Academic journal article Canadian Journal of History

The Rise and Fall of Markets in Southeast England

Academic journal article Canadian Journal of History

The Rise and Fall of Markets in Southeast England

Article excerpt

Cet article analyse l'essor et la chute des marche's dans le sud-est de l'Angleterre, plus particulierement dans les comtes de Kent, Surrey et Sussex. Un bon nombre de marches qui avaient obtenu leur license ne semblent pas avoir pris naissance. Une haute densite de marches dans le Kent confirme l'hypothese que l'accroissement de la commercialisation fut cause, entre autres, par les pouvres et par ceux qui n'etaient pas des proprietaires terrens. Souvent, les seigneurs faisaient d'avantage de profits avec leurs etalages qu'avec les taxes. A partir de la moitie des annees 1390, les revenus commencerent a diminuer et, a la mi-quinzieme siecle, baisserent encore d'avantage. Des boutiques abandonnees et en ruine, de meme que des etalages deserts, devinrent choses courantes, particulierement dans le Weald. Les marches qui desservaient la population industrielle comme dans les secteurs des textiles, avaient plus de chances de survivre et de produire des revenus plus eleves que ceux qui desservaient avant tout les populations rurales de l'arriere-pays.

THE RISE AND FALL OF MARKETS

IN SOUTHEAST ENGLAND

The chronology of market development is well known. In 1086, at the time of the Domesday survey, England had a number of urban communities with markets where food stuffs were exchanged for manufactured or imported goods.(1) These towns, however, were widely scattered. During the twelfth and thirteenth centuries the interstices were filled in, as new towns and rural markets were established in response to an expanding population and the increasing commercialization of the economy. Market expansion generally halted in 1348-49 as the Black Death dramatically reduced the population, but many existing markets continued to function and flourish since the overall economy remained buoyant. During the fifteenth century, however, as the population fell further and parts of the country experienced a severe recession, market stalls and shops frequently fell into ruins and then were abandoned. As Richard Britnell has already pointed out, "Deserted medieval markets were as much a feature of the age as deserted medieval villages."(2) Yet the mainspring behind these developments is not so clear. How important was institutional support for the growth and success of markets and fairs?(3) Had trading already occurred on a limited scale at a place that subsequently developed a market, or were some markets, like new towns, established from the ground up at the will of the lord? Did lords who fostered small rural markets do so primarily as a service to their tenants, to enable them to pay their rents, or did they hope to profit from them? Lords who protested the encroachment of a neighbouring market always pointed to the loss of their profits, but how much revenue did lords in general receive from markets? What happened to these revenues in the late middle ages, after the onslaught of the Black Death?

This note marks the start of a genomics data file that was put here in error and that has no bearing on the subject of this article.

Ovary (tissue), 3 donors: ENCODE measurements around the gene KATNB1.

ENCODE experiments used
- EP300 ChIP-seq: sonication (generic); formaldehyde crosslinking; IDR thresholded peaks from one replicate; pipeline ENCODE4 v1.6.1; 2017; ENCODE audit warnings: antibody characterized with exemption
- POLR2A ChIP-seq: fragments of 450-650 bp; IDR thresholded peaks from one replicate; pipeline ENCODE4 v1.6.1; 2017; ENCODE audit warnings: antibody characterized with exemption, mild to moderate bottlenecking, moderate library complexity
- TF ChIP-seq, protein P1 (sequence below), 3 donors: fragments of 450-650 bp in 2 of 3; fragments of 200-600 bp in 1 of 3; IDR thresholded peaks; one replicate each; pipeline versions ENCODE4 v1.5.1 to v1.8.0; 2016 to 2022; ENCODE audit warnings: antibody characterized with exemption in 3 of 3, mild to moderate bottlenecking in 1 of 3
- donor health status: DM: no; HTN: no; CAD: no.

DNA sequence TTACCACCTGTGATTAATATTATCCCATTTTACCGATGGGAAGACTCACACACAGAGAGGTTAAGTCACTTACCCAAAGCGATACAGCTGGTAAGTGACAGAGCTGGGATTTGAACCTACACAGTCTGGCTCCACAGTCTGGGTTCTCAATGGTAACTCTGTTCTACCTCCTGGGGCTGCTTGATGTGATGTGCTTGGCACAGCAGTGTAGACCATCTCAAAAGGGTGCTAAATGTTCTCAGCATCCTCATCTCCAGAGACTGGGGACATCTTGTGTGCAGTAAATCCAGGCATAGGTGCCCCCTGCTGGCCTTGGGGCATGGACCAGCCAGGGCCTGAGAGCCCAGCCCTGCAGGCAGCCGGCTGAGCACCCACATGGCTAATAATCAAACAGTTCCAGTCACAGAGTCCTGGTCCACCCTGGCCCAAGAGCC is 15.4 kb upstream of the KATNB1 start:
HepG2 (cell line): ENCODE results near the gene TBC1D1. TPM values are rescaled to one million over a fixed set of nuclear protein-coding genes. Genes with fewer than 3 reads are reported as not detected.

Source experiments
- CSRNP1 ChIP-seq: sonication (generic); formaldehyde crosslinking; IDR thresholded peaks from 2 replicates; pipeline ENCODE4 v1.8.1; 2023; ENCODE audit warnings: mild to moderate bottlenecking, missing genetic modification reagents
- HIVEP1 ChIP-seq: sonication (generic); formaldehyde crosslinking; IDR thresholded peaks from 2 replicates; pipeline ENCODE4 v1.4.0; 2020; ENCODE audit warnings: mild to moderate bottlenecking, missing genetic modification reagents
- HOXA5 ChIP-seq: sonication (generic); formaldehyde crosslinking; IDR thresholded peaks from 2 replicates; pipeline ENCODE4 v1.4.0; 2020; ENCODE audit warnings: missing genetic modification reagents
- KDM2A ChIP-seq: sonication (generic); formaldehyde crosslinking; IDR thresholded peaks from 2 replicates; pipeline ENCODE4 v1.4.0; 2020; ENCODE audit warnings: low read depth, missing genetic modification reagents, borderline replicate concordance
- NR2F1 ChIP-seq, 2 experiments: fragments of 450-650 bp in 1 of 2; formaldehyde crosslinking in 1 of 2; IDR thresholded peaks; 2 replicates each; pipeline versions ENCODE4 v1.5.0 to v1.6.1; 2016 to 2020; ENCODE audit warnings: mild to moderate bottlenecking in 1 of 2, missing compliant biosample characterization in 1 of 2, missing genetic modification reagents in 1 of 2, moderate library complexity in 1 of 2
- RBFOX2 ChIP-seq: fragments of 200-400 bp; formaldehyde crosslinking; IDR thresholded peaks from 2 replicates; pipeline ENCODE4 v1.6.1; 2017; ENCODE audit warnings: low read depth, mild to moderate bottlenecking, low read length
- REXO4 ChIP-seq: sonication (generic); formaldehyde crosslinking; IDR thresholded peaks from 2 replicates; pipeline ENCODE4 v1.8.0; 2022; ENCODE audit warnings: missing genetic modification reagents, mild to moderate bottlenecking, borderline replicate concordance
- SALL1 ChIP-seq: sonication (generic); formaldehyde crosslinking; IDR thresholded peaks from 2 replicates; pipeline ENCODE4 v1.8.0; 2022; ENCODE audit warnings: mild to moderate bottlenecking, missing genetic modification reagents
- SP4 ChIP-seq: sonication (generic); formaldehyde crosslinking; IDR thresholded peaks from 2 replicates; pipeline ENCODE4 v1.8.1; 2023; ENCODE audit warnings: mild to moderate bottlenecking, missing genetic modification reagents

To help answer these and other questions, this paper studies market development and its collapse in southeast England -- the counties of Kent, Sussex, and Surrey over three distinct time periods (I) the period of expansion up to 1349, (II) the early impact of the Black Death in the late fourteenth century, and (III) the fifteenth century depression. This region is an especially good one for the study of medieval markets, since the extended coastline facilitated trade with London in one direction and continental ports in another. The region also contained a significant variety of geographical pays, with little good agricultural land in Surrey, fertile and long-settled arable lands in east Kent and along the Sussex coast, and a dense and ancient forest, the Weald in the centre. Patterns of land-holding were also quite different. In the Weald -- whether the land lay in Kent, Surrey, or Sussex -- inhabitants frequently held by assart tenure and lived in isolated farms or scattered hamlets. In much of Sussex, however, people lived in nucleated villages and the land was held under bond tenure and thus burdened with labour services and customary dues. …

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